Cold War Statesmen Confront the Bomb: Nuclear Diplomacy since 1945
By John Lewis Gaddis, Philip H. Gordon, Ernest R. May, Jonathan Rosenberg
Publisher: Oxford University Press 1999 408 Pages
PDF 2 MB
Many scholars and much conventional wisdom assumes that nuclear deterrence has prevented major power war since the end of the Second World War; this remains a principal tenet of US strategic policy today. Others challenge this assumption, and argue that major war would have been "obsolete" even without the bomb.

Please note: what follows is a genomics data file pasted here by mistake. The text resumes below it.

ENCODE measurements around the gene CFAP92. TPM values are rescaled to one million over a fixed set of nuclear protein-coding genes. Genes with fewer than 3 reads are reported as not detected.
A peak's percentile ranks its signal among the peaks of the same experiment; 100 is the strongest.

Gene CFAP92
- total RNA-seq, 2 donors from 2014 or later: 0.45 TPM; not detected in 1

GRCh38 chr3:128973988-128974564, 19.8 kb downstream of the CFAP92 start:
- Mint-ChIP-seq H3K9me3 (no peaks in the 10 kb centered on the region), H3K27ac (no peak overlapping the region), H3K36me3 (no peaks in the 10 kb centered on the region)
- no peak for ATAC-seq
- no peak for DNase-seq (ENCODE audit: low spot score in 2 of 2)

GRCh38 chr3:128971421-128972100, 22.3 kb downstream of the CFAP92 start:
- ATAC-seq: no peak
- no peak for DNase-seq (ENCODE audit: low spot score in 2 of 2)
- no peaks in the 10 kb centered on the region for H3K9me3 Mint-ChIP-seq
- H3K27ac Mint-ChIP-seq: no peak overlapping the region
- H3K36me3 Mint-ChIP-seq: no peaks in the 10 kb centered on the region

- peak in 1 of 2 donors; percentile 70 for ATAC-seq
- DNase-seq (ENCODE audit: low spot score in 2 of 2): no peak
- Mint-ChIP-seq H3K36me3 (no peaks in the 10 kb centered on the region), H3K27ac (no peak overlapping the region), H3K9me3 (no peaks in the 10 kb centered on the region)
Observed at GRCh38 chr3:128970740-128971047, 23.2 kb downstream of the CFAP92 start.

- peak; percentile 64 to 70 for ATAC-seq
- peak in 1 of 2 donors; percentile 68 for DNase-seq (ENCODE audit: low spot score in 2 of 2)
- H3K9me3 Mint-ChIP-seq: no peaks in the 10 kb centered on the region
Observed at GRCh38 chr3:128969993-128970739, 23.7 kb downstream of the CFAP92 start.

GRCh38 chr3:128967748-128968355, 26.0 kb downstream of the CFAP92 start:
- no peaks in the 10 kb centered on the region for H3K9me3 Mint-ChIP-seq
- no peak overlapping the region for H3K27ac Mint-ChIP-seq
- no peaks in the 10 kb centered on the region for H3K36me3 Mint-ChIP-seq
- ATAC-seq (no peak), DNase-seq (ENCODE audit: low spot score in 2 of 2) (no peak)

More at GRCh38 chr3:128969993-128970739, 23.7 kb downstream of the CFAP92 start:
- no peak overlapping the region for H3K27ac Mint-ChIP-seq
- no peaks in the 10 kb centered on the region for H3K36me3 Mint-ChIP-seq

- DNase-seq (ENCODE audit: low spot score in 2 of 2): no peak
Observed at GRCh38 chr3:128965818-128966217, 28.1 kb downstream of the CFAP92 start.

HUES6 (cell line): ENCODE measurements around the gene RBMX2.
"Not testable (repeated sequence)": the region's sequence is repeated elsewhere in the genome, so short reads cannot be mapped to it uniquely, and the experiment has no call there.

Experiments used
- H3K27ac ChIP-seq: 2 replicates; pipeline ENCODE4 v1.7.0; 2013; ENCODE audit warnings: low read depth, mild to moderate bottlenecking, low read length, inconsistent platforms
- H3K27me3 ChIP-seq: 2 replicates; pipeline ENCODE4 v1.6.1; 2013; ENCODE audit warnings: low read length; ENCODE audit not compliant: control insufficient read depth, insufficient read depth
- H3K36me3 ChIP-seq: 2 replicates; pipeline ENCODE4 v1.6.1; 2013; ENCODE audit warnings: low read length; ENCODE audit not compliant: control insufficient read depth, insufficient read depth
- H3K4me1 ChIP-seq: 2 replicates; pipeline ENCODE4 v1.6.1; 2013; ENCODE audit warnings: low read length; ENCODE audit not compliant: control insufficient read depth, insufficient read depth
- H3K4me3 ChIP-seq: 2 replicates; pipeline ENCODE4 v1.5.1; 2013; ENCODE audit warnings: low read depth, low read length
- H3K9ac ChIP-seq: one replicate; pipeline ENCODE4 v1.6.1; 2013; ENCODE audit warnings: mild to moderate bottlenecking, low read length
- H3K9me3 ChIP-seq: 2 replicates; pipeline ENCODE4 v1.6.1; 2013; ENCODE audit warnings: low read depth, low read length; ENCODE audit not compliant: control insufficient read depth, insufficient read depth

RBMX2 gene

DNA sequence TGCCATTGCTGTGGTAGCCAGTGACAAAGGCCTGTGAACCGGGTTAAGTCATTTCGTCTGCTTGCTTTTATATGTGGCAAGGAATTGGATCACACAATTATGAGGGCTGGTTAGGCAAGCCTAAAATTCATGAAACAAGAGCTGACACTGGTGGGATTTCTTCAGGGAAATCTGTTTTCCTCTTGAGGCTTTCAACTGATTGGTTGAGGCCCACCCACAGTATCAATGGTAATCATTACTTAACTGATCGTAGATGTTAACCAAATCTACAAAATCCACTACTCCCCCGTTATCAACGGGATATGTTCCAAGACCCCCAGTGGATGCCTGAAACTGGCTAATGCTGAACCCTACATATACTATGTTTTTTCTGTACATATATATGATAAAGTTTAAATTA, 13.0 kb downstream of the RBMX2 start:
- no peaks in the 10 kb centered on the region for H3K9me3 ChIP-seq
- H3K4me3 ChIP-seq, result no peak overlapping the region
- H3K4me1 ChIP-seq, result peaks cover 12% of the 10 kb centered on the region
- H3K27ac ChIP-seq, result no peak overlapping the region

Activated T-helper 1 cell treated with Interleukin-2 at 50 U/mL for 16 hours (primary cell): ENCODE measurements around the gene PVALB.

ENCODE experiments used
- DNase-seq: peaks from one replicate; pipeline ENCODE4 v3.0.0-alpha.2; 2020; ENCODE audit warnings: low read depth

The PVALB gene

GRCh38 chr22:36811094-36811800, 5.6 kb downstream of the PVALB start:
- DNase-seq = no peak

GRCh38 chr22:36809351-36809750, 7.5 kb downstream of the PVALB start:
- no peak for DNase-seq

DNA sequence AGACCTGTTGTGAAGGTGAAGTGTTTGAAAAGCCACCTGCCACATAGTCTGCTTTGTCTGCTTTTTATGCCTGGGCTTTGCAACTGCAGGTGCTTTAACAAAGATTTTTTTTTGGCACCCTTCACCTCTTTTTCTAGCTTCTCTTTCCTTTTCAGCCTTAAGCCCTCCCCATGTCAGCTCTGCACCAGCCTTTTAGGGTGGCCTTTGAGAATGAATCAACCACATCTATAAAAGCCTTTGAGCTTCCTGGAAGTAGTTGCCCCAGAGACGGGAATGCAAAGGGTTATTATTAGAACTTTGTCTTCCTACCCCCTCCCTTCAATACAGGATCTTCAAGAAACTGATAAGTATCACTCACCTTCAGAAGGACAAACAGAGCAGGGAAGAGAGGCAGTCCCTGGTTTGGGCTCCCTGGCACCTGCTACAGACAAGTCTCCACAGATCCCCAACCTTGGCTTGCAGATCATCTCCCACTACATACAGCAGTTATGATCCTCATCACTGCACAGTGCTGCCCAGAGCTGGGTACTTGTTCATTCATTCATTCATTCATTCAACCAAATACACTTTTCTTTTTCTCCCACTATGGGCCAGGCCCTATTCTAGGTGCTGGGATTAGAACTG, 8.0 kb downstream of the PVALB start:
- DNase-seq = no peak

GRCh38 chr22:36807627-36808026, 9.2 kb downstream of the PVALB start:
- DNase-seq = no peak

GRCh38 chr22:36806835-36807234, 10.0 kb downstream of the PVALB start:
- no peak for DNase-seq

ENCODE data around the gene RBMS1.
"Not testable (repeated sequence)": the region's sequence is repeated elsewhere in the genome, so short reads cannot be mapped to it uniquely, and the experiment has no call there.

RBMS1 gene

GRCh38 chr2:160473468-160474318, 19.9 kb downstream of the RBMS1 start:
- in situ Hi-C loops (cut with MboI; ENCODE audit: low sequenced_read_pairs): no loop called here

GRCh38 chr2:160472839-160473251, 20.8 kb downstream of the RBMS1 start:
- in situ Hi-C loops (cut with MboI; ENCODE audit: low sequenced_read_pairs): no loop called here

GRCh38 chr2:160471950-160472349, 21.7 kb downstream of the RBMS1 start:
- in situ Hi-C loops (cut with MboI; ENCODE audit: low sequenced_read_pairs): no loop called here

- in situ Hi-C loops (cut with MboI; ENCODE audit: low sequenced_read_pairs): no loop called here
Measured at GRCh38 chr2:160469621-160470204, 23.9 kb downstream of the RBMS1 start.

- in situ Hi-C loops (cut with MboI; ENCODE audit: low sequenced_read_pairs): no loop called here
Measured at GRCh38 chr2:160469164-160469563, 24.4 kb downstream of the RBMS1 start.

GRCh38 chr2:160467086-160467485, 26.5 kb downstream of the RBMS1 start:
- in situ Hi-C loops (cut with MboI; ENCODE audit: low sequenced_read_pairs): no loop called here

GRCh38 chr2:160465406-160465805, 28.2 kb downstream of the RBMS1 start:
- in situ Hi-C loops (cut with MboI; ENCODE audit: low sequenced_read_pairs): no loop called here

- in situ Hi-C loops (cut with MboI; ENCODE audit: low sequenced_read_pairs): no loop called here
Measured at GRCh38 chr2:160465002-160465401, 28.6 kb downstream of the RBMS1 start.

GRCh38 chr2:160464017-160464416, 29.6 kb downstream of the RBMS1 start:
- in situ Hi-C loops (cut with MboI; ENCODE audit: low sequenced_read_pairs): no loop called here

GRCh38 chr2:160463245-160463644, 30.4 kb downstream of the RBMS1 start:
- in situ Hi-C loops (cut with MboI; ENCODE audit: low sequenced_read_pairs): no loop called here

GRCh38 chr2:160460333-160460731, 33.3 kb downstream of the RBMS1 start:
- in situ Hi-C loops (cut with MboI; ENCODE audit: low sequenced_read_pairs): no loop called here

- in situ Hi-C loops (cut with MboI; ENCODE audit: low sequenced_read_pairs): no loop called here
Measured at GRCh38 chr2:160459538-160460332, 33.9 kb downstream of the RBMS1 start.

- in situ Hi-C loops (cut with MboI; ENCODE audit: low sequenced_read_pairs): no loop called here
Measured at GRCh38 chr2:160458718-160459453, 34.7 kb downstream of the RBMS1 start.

This book tests these propositions by examining the careers of ten leading Cold War statesmen--Harry S Truman, John Foster Dulles, Dwight D. Eisenhower, John F. Kennedy, Josef Stalin, Nikita Krushchev, Mao Zedong, Winston Churchill, Charles De Gaulle, and Konrad Adenauer--and asking whether they viewed war, and its acceptability, differently after the advent of the bomb. The book's authors argue almost unanimously that nuclear weapons did have a significant effect on the thinking of these leading statesmen of the nuclear age, but a dissenting epilogue from John Mueller challenges this thesis.
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